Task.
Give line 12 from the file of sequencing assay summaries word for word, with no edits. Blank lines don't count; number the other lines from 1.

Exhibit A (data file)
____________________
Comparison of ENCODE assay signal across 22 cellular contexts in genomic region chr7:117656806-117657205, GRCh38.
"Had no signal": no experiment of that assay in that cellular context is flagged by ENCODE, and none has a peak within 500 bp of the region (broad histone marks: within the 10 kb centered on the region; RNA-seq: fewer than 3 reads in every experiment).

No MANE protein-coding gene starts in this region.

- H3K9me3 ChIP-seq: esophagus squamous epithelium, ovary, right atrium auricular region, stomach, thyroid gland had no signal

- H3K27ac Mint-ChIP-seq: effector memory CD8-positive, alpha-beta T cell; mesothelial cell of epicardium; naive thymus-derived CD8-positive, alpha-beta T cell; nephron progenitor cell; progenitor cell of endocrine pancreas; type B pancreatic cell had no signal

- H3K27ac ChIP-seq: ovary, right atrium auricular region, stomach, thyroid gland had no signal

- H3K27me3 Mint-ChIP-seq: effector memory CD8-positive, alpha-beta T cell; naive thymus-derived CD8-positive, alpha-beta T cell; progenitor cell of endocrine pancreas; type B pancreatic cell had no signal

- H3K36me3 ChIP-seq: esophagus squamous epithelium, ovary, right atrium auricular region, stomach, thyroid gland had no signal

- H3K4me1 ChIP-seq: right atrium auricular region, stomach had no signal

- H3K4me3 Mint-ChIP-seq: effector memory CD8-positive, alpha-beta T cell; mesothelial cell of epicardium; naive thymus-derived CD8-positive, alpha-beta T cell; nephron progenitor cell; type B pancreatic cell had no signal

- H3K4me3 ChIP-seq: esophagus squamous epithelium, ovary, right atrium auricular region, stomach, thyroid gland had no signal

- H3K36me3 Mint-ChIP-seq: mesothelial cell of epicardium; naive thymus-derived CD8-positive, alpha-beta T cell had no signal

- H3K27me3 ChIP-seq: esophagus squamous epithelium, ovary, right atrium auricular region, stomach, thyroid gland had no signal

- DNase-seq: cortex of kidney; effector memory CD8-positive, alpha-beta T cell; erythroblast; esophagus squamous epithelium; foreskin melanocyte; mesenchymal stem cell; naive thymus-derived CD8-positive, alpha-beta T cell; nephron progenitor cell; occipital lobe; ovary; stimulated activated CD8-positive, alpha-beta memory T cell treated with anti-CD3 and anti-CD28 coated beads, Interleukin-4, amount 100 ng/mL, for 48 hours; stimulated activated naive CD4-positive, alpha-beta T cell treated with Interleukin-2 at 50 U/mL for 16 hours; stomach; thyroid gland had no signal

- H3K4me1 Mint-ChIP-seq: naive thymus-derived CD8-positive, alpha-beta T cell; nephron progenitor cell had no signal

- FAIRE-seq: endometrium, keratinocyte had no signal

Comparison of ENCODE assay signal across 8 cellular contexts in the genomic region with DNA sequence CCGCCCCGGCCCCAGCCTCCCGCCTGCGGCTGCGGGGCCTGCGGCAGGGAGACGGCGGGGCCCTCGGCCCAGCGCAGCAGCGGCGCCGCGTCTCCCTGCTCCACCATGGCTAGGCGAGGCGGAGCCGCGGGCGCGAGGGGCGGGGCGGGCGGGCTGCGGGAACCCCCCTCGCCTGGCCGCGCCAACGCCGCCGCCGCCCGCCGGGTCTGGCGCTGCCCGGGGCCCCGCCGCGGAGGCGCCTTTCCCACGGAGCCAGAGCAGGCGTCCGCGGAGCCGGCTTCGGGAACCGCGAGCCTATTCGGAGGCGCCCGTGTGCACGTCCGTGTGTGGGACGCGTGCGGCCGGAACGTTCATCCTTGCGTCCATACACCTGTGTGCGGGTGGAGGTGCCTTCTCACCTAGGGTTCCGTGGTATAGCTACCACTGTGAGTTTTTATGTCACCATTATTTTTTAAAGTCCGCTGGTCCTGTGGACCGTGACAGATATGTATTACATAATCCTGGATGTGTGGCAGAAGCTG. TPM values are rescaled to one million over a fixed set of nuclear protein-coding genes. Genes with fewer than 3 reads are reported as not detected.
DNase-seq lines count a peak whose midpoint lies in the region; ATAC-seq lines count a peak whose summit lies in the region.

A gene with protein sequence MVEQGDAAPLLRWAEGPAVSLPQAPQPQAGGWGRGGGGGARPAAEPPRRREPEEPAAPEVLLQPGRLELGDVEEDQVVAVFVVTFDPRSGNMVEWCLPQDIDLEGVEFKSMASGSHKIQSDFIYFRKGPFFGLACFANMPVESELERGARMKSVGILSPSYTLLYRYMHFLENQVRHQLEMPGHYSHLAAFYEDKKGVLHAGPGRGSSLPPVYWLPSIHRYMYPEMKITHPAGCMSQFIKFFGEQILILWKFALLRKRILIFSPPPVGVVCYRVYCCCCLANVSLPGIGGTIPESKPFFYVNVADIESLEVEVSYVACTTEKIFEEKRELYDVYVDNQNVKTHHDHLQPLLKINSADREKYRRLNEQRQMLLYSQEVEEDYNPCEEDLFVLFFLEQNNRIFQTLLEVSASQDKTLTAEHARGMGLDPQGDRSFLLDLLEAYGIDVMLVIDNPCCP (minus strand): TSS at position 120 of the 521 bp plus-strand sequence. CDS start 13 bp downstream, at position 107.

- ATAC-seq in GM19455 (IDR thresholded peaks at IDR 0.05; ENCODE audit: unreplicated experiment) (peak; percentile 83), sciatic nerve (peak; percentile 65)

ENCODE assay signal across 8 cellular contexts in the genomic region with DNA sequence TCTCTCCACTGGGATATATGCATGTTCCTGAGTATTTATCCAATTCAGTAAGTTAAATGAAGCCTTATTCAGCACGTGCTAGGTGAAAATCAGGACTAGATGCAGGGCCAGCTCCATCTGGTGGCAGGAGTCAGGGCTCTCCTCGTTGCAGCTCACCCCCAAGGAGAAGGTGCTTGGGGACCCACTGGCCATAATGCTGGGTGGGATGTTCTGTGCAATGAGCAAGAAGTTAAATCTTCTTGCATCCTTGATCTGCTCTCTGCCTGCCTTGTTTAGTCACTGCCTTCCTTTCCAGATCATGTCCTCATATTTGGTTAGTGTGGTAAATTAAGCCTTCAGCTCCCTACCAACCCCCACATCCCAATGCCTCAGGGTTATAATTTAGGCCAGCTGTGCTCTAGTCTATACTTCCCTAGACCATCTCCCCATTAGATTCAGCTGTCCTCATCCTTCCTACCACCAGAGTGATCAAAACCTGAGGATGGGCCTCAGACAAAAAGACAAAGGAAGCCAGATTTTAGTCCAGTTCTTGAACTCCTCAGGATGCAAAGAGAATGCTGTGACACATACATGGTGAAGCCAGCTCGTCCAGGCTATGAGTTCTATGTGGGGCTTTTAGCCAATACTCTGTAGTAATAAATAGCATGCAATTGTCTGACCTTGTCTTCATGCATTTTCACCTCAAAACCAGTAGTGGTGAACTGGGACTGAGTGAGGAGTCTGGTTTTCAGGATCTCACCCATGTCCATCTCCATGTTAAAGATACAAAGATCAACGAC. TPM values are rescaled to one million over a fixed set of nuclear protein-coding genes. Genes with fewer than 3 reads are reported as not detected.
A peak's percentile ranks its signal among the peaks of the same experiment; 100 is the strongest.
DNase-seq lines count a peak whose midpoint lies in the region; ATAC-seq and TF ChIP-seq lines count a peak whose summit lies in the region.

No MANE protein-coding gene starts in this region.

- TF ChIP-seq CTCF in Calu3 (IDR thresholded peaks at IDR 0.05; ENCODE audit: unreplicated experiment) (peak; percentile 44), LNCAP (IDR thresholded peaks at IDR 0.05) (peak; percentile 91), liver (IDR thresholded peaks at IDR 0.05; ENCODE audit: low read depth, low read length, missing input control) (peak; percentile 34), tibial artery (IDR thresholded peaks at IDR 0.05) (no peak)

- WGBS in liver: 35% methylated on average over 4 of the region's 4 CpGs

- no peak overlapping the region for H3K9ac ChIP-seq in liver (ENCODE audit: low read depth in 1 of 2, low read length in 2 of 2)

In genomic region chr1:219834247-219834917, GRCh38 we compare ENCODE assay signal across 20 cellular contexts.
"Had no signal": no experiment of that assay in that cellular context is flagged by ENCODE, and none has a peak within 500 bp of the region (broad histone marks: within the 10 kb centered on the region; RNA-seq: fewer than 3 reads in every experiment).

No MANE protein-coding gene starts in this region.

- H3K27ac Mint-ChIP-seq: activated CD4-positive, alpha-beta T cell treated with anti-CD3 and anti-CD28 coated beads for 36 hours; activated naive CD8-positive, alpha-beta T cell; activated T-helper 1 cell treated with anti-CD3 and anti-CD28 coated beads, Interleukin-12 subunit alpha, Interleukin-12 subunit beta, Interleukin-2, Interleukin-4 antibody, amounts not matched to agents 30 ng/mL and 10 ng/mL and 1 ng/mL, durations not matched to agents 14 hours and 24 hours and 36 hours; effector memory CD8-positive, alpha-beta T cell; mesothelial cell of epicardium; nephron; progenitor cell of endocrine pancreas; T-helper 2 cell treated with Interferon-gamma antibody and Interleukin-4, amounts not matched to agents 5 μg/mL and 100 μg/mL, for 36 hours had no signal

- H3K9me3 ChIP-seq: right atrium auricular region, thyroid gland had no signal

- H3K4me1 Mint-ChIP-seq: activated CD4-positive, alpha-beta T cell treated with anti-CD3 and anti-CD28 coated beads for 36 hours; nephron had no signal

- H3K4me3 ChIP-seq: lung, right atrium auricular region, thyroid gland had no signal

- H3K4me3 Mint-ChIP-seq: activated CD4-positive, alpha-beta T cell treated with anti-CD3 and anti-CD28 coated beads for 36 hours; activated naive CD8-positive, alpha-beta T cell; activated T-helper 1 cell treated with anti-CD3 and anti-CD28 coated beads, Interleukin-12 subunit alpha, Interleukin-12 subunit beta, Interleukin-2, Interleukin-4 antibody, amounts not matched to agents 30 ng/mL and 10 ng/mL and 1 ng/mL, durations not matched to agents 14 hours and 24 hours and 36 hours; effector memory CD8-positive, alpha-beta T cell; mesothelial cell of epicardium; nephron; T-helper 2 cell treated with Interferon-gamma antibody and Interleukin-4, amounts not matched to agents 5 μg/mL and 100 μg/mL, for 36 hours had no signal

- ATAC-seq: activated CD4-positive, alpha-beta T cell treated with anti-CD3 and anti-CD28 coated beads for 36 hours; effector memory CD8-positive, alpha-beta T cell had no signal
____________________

- H3K36me3 Mint-ChIP-seq: mesothelial cell of epicardium; naive thymus-derived CD8-positive, alpha-beta T cell had no signal